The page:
Science News

Science@NASA

 

Sun, Earth’s Space Environment
Jan 24, 2018
Like Earth, space has weather. Except instead of swirling winds and downpours of precipitation, space weather is defined by shifting electric and magnetic fields and rains of charged particles. At the very beginning of space, starting just 60 miles above Earth’s surface, there’s a layer of the... Read More
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Earth’s Space Environment
Dec 18, 2017
Researchers are developing new types of magnetometers for use on future small satellites that not only fulfill stringent requirements for low-amplitude and high-precision measurements, they are also enabling the team to develop a new approach to achieving highquality magnetic measurements from... Read More
Photo of magnetometer circuit next to penny for scale
Earth, Earth’s Space Environment
Oct 23, 2017
In 2016, scientists at Goddard Space Flight Center produced mirrors with the highest reflectance ever reported in the farultraviolet spectral range. To develop these mirrors, the team developed a new three-step physical vapor deposition process to coat aluminum mirrors with protective magnesium... Read More
The ICON FUV spectrograph.
Sun, Our Sun, Earth’s Space Environment
Jun 27, 2017
High up in the clear blue noontime sky, the sun appears to be much the same day-in, day-out, year after year. But astronomers have long known that this is not true. The sun does change. Properly-filtered telescopes reveal a fiery disk often speckled with dark sunspots. Sunspots are strongly... Read More
Solar Minimum is Coming Poster
Sun, Our Sun, Earth’s Space Environment
Jun 27, 2017
Intense solar activity such as sunspots and solar flares subsides during solar minimum, but that doesn’t mean the sun becomes dull. Solar activity simply changes form.
Solar Minimum is Coming Poster
Sun, Earth’s Space Environment
May 16, 2017
Sounding rocket missions can often be the key to getting a quick answer to a tightly focused science question.
NASA's Sounding Rockets Poster
Sun, Earth’s Space Environment
May 16, 2017
The spectacle of a mammoth rocket ‘breaking the surly bonds of Earth’ takes our breath away. Equally amazing are the secrets revealed to us by science missions these rockets have launched – and NASA puts careful thought into what kind of mission will best achieve that science. Sometimes a large,... Read More
NASA's Sounding Rockets Poster
Earth’s Space Environment
Mar 2, 2017
Technology Infused: NASA-sponsored technology has been employed to develop a state-of-the-art heat shield that will enable an important Heliophysics mission—the Solar Probe Plus (SPP). The newly developed carboncomposite heat shield will protect the spacecraft from the impacts from hypervelocity... Read More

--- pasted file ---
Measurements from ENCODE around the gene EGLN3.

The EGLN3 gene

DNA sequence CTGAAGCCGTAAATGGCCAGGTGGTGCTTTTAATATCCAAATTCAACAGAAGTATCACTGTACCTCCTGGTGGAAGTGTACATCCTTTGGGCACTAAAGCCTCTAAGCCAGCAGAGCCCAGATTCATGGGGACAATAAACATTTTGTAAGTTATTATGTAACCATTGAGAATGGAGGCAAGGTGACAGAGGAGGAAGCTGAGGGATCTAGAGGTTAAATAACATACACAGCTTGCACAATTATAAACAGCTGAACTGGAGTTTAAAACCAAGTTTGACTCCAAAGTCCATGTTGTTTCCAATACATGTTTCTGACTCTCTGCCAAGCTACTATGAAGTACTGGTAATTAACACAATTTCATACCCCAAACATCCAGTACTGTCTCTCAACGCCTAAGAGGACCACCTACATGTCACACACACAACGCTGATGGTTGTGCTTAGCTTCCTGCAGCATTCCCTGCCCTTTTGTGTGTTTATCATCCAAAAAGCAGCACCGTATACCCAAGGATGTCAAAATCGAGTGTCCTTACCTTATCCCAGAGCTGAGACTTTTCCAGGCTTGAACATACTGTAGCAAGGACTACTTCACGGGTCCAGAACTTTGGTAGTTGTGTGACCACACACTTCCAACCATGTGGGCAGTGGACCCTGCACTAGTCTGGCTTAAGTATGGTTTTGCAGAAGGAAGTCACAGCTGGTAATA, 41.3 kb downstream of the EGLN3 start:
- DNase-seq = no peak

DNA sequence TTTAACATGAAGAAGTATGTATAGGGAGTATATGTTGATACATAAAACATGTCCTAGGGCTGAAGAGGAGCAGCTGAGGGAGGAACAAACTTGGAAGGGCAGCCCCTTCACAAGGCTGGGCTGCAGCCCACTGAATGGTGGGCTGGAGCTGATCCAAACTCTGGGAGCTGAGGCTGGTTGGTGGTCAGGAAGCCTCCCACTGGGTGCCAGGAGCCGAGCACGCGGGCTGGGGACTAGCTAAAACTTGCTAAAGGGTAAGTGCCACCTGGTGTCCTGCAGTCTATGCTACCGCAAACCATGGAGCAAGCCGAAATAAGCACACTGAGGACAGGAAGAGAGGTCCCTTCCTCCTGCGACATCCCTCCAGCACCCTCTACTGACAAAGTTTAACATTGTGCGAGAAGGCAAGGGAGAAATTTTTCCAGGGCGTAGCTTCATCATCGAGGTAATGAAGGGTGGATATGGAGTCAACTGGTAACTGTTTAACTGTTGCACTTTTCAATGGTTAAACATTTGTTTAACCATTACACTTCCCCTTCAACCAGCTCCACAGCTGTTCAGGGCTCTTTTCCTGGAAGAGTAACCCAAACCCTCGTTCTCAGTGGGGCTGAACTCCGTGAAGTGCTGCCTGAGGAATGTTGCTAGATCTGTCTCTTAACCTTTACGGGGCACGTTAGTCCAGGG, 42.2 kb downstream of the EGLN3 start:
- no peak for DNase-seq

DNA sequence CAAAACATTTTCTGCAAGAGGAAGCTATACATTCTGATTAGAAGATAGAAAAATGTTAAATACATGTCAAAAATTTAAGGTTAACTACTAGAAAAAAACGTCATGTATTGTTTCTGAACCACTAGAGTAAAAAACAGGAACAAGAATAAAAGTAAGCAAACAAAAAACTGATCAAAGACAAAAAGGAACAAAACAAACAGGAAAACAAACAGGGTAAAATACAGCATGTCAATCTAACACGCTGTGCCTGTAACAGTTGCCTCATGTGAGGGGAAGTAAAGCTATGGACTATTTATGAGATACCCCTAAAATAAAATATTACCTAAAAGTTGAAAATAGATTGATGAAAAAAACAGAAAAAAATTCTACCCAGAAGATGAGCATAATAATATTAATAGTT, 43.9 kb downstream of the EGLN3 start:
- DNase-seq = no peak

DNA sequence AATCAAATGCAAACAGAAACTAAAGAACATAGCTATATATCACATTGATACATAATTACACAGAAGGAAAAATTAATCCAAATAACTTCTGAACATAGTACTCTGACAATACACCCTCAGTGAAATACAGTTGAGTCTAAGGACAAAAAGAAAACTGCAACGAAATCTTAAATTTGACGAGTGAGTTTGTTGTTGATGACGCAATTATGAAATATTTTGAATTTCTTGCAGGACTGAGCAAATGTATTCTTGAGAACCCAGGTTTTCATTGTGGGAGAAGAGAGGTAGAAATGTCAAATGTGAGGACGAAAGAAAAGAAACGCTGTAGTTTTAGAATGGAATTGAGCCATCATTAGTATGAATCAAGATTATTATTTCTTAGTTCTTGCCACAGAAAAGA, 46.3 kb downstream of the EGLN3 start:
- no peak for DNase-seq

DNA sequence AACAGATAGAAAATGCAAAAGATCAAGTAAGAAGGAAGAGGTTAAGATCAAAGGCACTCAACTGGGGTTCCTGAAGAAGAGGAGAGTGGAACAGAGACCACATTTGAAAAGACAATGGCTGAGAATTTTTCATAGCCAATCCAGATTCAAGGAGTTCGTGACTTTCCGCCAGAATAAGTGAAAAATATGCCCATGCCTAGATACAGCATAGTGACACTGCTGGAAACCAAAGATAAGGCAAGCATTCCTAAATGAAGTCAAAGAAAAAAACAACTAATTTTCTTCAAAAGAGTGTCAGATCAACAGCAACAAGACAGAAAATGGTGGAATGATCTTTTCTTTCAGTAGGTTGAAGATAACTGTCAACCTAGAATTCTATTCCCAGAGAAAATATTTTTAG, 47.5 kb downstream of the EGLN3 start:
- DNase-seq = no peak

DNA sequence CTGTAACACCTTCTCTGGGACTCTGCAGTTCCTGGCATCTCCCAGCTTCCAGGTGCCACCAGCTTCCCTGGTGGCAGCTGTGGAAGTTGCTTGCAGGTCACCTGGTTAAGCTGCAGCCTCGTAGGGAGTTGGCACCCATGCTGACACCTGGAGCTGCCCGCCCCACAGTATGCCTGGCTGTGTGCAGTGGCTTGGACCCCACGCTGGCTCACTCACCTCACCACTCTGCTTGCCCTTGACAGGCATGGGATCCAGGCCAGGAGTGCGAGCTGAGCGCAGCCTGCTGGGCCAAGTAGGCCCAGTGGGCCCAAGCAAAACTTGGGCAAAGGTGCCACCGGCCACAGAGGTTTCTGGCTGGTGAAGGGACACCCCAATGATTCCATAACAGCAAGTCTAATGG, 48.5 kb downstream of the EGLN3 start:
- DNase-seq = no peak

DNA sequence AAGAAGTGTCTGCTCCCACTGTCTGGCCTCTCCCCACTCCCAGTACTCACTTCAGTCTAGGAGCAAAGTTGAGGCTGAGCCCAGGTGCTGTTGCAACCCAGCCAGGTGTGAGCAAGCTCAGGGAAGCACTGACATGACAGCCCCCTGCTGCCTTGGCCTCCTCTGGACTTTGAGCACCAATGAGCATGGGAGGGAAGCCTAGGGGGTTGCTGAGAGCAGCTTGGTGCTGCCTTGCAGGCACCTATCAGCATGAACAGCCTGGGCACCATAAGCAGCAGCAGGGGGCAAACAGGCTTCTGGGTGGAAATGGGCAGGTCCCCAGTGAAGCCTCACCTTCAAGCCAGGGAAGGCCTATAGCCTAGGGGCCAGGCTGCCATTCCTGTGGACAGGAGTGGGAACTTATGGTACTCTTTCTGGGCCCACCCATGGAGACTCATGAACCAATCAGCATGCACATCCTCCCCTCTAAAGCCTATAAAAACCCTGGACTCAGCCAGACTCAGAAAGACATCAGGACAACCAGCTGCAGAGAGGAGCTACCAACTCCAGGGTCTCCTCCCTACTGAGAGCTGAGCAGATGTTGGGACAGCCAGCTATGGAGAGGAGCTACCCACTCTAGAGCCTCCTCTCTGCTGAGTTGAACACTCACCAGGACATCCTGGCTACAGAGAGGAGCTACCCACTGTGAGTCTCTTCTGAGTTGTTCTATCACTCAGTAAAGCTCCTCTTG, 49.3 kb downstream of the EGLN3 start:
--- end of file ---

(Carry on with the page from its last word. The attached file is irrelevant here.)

Illustration of Solar Probe approaching orange and yellow sun
Sun, Earth’s Space Environment
Sep 21, 2016
Four NASA spacecraft have performed a thrilling maneuver to understand the physics of explosive reconnection in Earth's magnetosphere.
NASA Spacecraft Fly in Record-setting Formation Poster
Sun, Earth’s Space Environment
Sep 21, 2016
Summertime airshows are fun to watch, especially when aircraft fly in tight formation. The sight of airplanes soaring overhead practically wingtip to wingtip is thrilling to behold. Four of NASA’s spacecraft recently performed an equally thrilling maneuver: In Oct. 2015, the satellites of NASA’s... Read More
NASA Spacecraft Fly in Record-setting Formation Poster 2
Earth’s Space Environment
Aug 25, 2016
Image of magnetic loops (flux ropes) on the sun, captured by NASA’s Solar Dynamics Observatory (SDO).
Image of colorful loops shooting out of the sun.
Sun, Earth’s Space Environment
Aug 16, 2016
Summer is the season for electric-blue noctilucent clouds. NASA's AIM spacecraft is finding that these clouds continue to reveal details about how the atmosphere works.
Sun, Earth’s Space Environment
Aug 16, 2016
Northern summer is underway. It’s time for picnics, hot dogs, dips in the pool... …and, oh yes, electric blue sunsets.
Earth, Sun, Earth’s Space Environment
Jun 14, 2016
Dynamic bubbles of ionization in Earth's upper atmosphere can cause GPS signals to "twinkle" like stars, affecting the quality of navigation on Earth below. NASA recently conducted a mission called CINDI to investigate this phenomenon.
Twinkle Twinkle GPS Poster 1